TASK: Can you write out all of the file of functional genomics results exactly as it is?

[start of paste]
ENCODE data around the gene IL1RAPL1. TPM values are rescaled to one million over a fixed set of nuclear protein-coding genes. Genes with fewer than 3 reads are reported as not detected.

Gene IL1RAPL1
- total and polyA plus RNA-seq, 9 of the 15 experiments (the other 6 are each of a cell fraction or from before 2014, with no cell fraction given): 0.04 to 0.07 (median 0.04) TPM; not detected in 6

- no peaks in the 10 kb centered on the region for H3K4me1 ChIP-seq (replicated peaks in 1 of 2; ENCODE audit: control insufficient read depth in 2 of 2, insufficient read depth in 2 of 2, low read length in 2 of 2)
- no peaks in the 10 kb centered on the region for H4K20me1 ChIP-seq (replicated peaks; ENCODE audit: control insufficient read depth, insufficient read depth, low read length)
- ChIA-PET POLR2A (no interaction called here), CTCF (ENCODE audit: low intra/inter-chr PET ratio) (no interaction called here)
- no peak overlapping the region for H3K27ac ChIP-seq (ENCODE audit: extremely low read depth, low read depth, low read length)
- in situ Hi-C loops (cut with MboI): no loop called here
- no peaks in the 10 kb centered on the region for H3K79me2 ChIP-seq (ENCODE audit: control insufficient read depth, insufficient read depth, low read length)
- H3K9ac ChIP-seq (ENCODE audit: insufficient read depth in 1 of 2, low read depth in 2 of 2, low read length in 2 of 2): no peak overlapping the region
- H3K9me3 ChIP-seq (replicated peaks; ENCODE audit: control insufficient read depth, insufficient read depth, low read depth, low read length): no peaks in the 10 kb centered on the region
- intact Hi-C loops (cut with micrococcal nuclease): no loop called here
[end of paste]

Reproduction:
ENCODE data around the gene IL1RAPL1. TPM values are rescaled to one million over a fixed set of nuclear protein-coding genes. Genes with fewer than 3 reads are reported as not detected.

Gene IL1RAPL1
- total and polyA plus RNA-seq, 9 of the 15 experiments (the other 6 are each of a cell fraction or from before 2014, with no cell fraction given): 0.04 to 0.07 (median 0.04) TPM; not detected in 6

- no peaks in the 10 kb centered on the region for H3K4me1 ChIP-seq (replicated peaks in 1 of 2; ENCODE audit: control insufficient read depth in 2 of 2, insufficient read depth in 2 of 2, low read length in 2 of 2)
- no peaks in the 10 kb centered on the region for H4K20me1 ChIP-seq (replicated peaks; ENCODE audit: control insufficient read depth, insufficient read depth, low read length)
- ChIA-PET POLR2A (no interaction called here), CTCF (ENCODE audit: low intra/inter-chr PET ratio) (no interaction called here)
- no peak overlapping the region for H3K27ac ChIP-seq (ENCODE audit: extremely low read depth, low read depth, low read length)
- in situ Hi-C loops (cut with MboI): no loop called here
- no peaks in the 10 kb centered on the region for H3K79me2 ChIP-seq (ENCODE audit: control insufficient read depth, insufficient read depth, low read length)
- H3K9ac ChIP-seq (ENCODE audit: insufficient read depth in 1 of 2, low read depth in 2 of 2, low read length in 2 of 2): no peak overlapping the region
- H3K9me3 ChIP-seq (replicated peaks; ENCODE audit: control insufficient read depth, insufficient read depth, low read depth, low read length): no peaks in the 10 kb centered on the region
- intact Hi-C loops (cut with micrococcal nuclease): no loop called here